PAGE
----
Farmers market organizers may have an easier time setting up shop in residential and commercial areas if a new ordinance is passed by L.A.'s City Council.
If the plan is approved, markets could be set up in any area of a residential neighborhood, and approval for commercial-area markets would no longer go through public hearings. Current regulations only allow organizers to set up residential farmers markets in parking lots belonging to a school, church or "philanthropic entity."
Passing the ordinance will hopefully give residents more exposure and access to locally-grown, healthy goods. Los Angeles County currently charges $408 per year for a market with at least 15 vendors. But with the new regulations in the works, who knows, we might see homeowners selling goods right out of their front yards, especially since a recent law already allows homeowners to grow crops on their property (via NBC Los Angeles).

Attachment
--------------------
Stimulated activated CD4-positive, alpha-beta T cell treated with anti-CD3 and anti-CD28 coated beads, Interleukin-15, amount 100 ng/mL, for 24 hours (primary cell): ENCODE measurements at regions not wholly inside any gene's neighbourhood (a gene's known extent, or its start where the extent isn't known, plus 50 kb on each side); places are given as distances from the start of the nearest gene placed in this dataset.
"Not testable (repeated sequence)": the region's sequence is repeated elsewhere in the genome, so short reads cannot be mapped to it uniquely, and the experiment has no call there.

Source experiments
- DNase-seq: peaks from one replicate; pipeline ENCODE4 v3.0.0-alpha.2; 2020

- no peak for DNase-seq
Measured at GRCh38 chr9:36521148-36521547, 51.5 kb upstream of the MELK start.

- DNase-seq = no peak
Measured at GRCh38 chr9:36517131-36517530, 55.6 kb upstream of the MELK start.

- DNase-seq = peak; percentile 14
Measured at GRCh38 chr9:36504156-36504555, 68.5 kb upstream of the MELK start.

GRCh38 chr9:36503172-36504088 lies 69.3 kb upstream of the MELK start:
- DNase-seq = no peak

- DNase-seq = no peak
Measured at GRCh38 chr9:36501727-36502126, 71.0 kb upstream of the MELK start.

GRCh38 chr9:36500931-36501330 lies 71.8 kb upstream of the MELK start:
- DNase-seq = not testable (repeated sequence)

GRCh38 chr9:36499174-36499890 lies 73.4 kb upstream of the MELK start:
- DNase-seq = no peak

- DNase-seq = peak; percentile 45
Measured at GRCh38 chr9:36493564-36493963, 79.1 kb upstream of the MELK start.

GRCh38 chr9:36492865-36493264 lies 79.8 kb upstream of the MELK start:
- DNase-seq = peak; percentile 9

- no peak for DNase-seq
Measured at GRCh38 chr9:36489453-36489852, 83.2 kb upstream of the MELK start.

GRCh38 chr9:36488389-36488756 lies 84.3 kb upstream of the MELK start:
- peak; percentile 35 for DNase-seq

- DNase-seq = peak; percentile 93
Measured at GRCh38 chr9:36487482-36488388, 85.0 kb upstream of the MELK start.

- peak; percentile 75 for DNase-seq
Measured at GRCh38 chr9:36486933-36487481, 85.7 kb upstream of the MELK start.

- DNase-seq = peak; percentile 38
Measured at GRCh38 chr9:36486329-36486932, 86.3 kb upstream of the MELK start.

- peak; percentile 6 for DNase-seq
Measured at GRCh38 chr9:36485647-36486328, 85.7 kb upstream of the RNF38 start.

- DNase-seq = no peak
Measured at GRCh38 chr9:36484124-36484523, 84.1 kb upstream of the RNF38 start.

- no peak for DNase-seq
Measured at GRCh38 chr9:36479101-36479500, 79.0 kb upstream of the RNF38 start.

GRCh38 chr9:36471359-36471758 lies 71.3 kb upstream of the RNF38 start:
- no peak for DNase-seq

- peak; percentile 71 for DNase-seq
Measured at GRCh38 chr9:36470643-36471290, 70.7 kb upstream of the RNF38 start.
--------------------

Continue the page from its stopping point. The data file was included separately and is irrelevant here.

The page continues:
The move toward this change in permit systems came when the city fined a residential farmers market in Mid City for setting up in a parking lot -- a church parking lot. City Councilman Herb Wesson took note and began advocating for a protocol update.
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Some community members have expressed concern over possible changes, though. "While we recognize the benefit of providing more outlets for fresh food in under-served communities, we are very concerned about weakening long-standing protections for residential neighborhoods city-wide," the Pacific Palisades Community Council wrote to the city's Land Use Committee.
No word yet on when City Council will vote on the ordinance.